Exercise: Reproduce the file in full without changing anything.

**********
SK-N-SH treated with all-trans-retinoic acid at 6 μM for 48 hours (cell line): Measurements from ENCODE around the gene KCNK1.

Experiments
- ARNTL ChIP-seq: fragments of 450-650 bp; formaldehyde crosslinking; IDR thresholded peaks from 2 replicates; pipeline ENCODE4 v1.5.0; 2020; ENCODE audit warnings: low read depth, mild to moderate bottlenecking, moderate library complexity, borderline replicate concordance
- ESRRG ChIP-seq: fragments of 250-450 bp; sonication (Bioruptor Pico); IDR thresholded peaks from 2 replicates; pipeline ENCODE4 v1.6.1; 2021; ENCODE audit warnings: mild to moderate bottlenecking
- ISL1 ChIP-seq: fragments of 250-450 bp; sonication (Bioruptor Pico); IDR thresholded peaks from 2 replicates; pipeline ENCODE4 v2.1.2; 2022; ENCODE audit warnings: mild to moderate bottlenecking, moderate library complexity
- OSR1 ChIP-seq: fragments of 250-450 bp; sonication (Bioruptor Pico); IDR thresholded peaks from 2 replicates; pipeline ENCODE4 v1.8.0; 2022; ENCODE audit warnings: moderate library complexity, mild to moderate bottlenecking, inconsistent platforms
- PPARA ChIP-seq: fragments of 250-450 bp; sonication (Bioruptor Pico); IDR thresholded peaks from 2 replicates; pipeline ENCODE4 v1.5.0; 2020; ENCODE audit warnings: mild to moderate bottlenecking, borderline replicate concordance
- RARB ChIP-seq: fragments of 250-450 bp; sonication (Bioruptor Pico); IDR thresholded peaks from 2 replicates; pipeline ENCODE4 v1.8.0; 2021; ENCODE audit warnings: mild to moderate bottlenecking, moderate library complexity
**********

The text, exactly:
SK-N-SH treated with all-trans-retinoic acid at 6 μM for 48 hours (cell line): Measurements from ENCODE around the gene KCNK1.

Experiments
- ARNTL ChIP-seq: fragments of 450-650 bp; formaldehyde crosslinking; IDR thresholded peaks from 2 replicates; pipeline ENCODE4 v1.5.0; 2020; ENCODE audit warnings: low read depth, mild to moderate bottlenecking, moderate library complexity, borderline replicate concordance
- ESRRG ChIP-seq: fragments of 250-450 bp; sonication (Bioruptor Pico); IDR thresholded peaks from 2 replicates; pipeline ENCODE4 v1.6.1; 2021; ENCODE audit warnings: mild to moderate bottlenecking
- ISL1 ChIP-seq: fragments of 250-450 bp; sonication (Bioruptor Pico); IDR thresholded peaks from 2 replicates; pipeline ENCODE4 v2.1.2; 2022; ENCODE audit warnings: mild to moderate bottlenecking, moderate library complexity
- OSR1 ChIP-seq: fragments of 250-450 bp; sonication (Bioruptor Pico); IDR thresholded peaks from 2 replicates; pipeline ENCODE4 v1.8.0; 2022; ENCODE audit warnings: moderate library complexity, mild to moderate bottlenecking, inconsistent platforms
- PPARA ChIP-seq: fragments of 250-450 bp; sonication (Bioruptor Pico); IDR thresholded peaks from 2 replicates; pipeline ENCODE4 v1.5.0; 2020; ENCODE audit warnings: mild to moderate bottlenecking, borderline replicate concordance
- RARB ChIP-seq: fragments of 250-450 bp; sonication (Bioruptor Pico); IDR thresholded peaks from 2 replicates; pipeline ENCODE4 v1.8.0; 2021; ENCODE audit warnings: mild to moderate bottlenecking, moderate library complexity